I found these guys by accident on CD Baby; it’s just the sound that I’ve been looking for for possible book trailer music. Give their samples a listen.
I like to start NaNoWriMo at midnight. Always have.
So I went internet browsing in the meantime. This is technically a commercial, but… enjoy. Trust me.
Last week’s goal: 52,000
Last week’s wordcount: 52,167
This week’s goal: 56,000
Last week’s goal: To spend the week examining Kione Remerdii for villain month. (Done!)
This week’s goal: The most difficult villain. King Tarren II Kanichende, the uncle of my protagonist.
… After doing some further research on the writer’s conference in Seattle, I’ve decided that it’s just too expensive. Never mind the drive there and back, room and food– I don’t think I can spend the five-hundred-dollar entry free. I mean, I’d rather fly across the country and visit a friend of mine who lives in Indiana, to be honest. So… not yet. I’ll keep it in mind for when I’ve got my book written and polished.
I have, however, gotten what I think is the best CD I’ve ever heard (The Silent Force, by Within Temptation), wherein all of the CD tracks remind me of my book. I’ve yet to discover if this is a help or hindrance, but either way it’s made me very happy. Cheers!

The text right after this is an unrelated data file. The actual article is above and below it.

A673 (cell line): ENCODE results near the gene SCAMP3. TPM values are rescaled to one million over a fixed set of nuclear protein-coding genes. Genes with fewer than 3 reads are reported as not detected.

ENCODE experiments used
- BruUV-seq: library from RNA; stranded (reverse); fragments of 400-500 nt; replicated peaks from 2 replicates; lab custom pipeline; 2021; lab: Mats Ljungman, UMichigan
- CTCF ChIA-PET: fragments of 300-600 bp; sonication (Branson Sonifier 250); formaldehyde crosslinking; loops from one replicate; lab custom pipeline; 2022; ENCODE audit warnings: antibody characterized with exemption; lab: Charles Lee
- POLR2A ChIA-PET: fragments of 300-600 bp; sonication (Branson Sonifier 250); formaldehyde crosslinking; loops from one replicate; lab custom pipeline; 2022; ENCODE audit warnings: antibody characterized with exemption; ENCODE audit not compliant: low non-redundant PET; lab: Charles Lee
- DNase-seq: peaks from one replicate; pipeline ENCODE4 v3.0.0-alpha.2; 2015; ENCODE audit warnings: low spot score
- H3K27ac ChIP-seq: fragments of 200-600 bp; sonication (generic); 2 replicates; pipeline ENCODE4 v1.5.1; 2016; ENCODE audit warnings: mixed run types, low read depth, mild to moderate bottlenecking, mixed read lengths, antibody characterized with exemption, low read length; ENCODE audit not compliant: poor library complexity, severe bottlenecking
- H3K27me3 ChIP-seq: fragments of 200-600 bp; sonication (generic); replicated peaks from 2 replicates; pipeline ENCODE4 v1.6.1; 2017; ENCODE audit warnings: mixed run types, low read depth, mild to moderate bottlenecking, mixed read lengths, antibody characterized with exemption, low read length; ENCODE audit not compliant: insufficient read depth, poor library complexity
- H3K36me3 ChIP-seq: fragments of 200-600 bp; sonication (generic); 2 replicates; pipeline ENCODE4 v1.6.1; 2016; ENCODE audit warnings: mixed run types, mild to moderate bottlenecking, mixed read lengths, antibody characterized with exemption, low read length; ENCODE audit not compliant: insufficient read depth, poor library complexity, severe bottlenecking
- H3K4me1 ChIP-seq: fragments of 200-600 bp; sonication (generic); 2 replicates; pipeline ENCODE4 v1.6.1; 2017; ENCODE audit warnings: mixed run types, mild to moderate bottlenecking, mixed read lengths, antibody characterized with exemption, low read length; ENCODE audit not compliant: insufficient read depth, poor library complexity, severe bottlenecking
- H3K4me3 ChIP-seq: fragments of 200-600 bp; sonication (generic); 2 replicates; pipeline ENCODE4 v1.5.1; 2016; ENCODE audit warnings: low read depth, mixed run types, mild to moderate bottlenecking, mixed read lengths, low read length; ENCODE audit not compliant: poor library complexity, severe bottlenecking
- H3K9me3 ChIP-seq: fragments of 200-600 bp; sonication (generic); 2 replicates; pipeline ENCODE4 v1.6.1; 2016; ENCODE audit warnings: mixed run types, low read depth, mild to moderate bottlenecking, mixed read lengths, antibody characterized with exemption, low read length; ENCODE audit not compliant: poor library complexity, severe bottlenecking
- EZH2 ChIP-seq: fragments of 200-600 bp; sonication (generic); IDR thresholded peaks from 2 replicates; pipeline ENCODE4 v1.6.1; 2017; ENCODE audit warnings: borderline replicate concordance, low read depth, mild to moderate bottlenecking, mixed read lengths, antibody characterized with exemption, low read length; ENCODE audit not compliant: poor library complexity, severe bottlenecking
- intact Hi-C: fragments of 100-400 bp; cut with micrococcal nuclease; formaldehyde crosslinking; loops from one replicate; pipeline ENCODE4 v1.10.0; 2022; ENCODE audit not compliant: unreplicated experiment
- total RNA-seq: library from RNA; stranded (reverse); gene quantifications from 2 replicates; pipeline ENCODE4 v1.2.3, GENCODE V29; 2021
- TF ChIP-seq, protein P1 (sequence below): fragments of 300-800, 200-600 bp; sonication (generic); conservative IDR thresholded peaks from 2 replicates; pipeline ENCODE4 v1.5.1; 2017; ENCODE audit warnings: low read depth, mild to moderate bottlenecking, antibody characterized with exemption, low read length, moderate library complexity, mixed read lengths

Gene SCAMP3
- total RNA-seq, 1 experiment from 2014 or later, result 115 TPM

I had, when I started this journal, decided to share this space with some of my interests other than writing– namely my interests in various forms of art, music, out-of-date weaponry, and the other hundred hobbies I turn to periodically. One of Orson Scott Card’s books on writing contained a passage that said that it is the duty of a writer to know everything about everything, which could justify this deviance of topic… but I think it goes beyond that.
Studying music gives a sense of rhythm and pacing, tension and mood. Learning to draw teaches a person to really look at people and places, to understand color, proportion, and shadow. Animation, martial arts, dance all focus what the body can and can’t do, the physical limits of a person and how far they can realistically be pushed. 3d and the study of film that accompanies it enforces what my media teachers called ‘the fine art of faking it’, to focus on what’s in the camera view and use scenery for maximum effect.
Expect me to start branching out and writing articles on random topics on occasion. Perhaps I’ll also share a few short non-fiction stories. This weekend I took a break from Blue Crystal altogether.
I did this instead (Click here for a large view). It’s not quite finished yet, and I want to draw two more versions of her on the sheet with different outfits and finish the head side view.
For those of you not familiar with 3d modeling, this is a character reference sheet. After I’m finished with this, I’m going to crop out pieces of the character and import them into a 3d program, paste them onto flat planes, and so when I model the girl I’ll have a visual guide to go by. They’ll line up in the front and side viewports. This is standard practice in modeling; any complicated figure that needs some amount of accuracy will get a reference sheet, including people, cars, planes, and sometimes even buildings. The more accurate the reference, the better equipped the 3d artist is to add realistic detail.
Once the reference is finished, I’ll model the girl, skin her (adding materials). I’ll then be ready to insert a biped skeleton into her and bind her to it, allowing her to be posed and animated.